Peter Bogdanovich, the revered director of touchstone 1970s films such as “The Last Picture Show,” “What’s Up, Doc?” and “Paper Moon,” died Thursday at his Los Angeles home. He was 82.
Oren Segal, the two-time Oscar nominee’s manager, confirmed Bogdanovich’s death from natural causes.
“Movies used to be something powerful,” Bogdanovich told The Times in 2015. “It’s been a bit ruined now. I don’t know if we can get it back — I think we can. But it’s lost its innocence. The interesting stuff has moved to TV, and movies have become more like, ‘What can I blow up next?’ There’s a terrible cancer at the heart of that.”
“The Last Picture Show” earned two 1972 Oscar nods for Bogdanovich, for best director and writing of a screenplay based on another medium, which he shared with author Larry McMurtry. It also earned two trophies — supporting actor and actress — for Ben Johnson and Cloris Leachman, respectively, plus another four nominations. Among them was a best-picture nomination.
“My heart is broken — my dear friend Peter is no longer with us in the physical form,” actor Jeff Bridges, who starred in “The Last Picture Show” and “Texasville,” wrote Thursday on social media. “I loved him and will miss him. What a wonderful artist. He’s left us with the gift of his incredible films and his insights on the filmmakers he so admired. I love you Peter.”
“Peter always made me laugh!,” Barbra Streisand, star of “What’s Up, Doc?,” wrote Thursday. “He’ll keep making them laugh up there too. May he rest in peace.”
Born in New York on July 30, 1939, Bogdanovich grew up as the son of immigrant parents from Austria and Serbia. Throughout his childhood, he would see hundreds of movies a year, studiously recording his opinions of each one on a note card. At 15, he began acting professionally in summer theater, and at 20 he directed his first off-Broadway play.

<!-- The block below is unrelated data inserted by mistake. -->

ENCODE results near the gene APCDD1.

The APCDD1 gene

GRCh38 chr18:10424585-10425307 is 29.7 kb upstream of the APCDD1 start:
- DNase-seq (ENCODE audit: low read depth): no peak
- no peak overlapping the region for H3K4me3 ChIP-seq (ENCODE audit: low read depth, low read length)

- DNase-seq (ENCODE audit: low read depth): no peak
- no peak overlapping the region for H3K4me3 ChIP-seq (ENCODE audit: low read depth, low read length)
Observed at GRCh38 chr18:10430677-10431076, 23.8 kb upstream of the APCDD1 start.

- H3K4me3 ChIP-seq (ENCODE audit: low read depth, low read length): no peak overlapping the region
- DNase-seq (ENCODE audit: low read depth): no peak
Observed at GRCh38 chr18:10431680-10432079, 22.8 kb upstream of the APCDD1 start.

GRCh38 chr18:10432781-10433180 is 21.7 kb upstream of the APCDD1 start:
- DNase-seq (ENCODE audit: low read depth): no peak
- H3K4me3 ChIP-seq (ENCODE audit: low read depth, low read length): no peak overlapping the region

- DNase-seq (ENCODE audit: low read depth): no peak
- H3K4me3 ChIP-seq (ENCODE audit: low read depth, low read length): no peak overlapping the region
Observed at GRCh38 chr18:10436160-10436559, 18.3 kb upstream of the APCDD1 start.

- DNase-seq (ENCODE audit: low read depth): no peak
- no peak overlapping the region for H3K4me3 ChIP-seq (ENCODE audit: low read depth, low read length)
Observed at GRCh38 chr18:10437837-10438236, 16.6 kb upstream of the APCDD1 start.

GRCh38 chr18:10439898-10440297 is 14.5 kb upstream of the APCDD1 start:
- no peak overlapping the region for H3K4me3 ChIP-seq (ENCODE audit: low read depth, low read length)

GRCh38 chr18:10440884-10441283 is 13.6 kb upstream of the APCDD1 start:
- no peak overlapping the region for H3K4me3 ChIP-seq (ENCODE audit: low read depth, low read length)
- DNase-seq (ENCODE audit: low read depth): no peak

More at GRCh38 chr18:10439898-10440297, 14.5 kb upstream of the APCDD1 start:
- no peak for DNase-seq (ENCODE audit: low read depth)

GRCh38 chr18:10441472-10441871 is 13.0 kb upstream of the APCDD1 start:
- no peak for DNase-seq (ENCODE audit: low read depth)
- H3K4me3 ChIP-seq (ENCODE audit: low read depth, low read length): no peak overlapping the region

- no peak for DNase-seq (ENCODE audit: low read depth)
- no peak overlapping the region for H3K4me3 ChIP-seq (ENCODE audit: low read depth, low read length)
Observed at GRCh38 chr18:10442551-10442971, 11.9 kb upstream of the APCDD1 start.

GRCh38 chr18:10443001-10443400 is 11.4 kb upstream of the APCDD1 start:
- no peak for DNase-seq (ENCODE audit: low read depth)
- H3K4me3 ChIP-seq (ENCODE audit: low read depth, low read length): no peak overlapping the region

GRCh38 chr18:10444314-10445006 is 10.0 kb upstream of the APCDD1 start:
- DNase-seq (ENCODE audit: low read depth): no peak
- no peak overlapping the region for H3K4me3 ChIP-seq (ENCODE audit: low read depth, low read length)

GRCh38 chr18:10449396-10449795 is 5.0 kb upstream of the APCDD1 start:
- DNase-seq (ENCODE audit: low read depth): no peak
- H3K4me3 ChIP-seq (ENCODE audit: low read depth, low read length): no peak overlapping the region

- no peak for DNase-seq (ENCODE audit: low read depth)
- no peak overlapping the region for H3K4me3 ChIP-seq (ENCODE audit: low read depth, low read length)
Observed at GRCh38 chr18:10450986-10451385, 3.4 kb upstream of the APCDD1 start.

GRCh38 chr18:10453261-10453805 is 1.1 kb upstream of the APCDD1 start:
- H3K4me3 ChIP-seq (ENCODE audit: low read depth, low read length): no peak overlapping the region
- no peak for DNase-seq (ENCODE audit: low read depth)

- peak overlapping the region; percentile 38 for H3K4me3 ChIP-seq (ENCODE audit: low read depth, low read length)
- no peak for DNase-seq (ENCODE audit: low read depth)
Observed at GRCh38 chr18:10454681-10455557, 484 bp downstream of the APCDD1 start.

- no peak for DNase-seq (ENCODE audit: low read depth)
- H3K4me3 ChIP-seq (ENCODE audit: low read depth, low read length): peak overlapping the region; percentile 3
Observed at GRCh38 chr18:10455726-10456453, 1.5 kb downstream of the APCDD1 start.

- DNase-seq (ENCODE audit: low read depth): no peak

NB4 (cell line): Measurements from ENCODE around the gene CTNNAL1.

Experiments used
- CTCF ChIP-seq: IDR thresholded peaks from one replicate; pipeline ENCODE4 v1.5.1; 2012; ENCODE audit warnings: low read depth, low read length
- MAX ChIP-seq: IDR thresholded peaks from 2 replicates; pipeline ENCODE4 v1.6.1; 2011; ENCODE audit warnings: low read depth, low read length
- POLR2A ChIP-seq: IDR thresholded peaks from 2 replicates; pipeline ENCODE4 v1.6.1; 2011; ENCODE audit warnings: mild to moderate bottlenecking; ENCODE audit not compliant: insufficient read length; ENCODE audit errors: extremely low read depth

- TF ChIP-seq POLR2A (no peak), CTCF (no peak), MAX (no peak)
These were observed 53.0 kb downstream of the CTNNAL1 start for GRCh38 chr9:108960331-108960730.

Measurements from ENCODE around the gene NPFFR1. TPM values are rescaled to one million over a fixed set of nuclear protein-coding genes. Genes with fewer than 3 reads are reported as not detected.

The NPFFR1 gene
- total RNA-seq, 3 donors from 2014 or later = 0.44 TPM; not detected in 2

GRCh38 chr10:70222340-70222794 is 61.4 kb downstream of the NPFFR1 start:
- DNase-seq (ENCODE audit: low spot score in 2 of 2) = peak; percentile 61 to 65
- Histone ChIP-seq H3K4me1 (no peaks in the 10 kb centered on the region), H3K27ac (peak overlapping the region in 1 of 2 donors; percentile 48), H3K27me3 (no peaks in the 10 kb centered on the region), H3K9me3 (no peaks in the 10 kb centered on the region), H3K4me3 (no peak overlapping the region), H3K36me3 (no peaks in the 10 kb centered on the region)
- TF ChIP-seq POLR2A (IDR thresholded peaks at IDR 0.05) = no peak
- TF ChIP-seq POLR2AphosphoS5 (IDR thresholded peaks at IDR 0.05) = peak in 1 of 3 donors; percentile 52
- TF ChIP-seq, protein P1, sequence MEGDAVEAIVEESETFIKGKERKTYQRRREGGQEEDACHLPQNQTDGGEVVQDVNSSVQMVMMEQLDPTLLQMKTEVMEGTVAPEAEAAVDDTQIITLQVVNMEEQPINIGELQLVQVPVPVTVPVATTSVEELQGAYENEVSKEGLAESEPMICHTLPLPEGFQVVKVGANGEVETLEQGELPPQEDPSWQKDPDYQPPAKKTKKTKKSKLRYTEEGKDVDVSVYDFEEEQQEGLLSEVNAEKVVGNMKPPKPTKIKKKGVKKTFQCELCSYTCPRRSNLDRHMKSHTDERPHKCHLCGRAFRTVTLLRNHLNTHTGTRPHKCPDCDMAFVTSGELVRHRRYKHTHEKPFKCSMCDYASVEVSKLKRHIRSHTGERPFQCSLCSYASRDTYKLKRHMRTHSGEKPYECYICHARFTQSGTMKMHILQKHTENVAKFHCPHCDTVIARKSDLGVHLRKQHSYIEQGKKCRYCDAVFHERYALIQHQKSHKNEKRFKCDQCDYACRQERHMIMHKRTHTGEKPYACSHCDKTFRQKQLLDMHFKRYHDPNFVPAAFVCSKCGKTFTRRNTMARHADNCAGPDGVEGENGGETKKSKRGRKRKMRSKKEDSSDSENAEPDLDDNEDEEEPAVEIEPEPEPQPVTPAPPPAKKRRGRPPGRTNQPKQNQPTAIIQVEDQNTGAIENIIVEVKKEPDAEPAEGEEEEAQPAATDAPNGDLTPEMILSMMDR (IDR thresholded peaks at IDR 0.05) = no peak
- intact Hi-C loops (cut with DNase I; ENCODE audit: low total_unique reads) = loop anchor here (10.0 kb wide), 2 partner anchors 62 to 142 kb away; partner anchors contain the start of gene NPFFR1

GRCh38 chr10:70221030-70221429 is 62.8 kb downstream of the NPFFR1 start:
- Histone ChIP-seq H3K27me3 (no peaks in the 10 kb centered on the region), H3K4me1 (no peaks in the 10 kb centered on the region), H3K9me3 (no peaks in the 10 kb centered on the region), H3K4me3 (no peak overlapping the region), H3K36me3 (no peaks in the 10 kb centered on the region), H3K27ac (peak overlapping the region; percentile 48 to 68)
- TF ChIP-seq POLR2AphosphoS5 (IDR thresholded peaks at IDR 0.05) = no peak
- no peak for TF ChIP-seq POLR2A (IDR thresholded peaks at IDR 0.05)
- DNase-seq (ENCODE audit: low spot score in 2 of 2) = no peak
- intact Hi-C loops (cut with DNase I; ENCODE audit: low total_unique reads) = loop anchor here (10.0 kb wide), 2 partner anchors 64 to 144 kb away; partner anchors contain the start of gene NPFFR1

He began his career in the movie business programming films for New York’s Museum of Modern Art and writing about movies for Esquire before moving to Los Angeles in the late 1960s with his first wife, Polly Platt, and breaking into the industry for real.
Former Times staff writer Patrick Goldstein noted in a 2004 story that Bogdanovich would frequent the Whisky-A-Go-Go in the mid-’60s, when the place was so hip he would see beatniks and surfer girls at one end of the crowded room and Shelley Winters, Sal Mineo and Dean Martin at the other.
Bogdanovich, who was writing at the time, would hang out at directors’ houses. John Ford and Howard Hawks let him visit their sets, where he soaked up invaluable directing tips. Jerry Lewis got so tired of seeing Bogdanovich’s old beater car that he gave him a new Ford Mustang.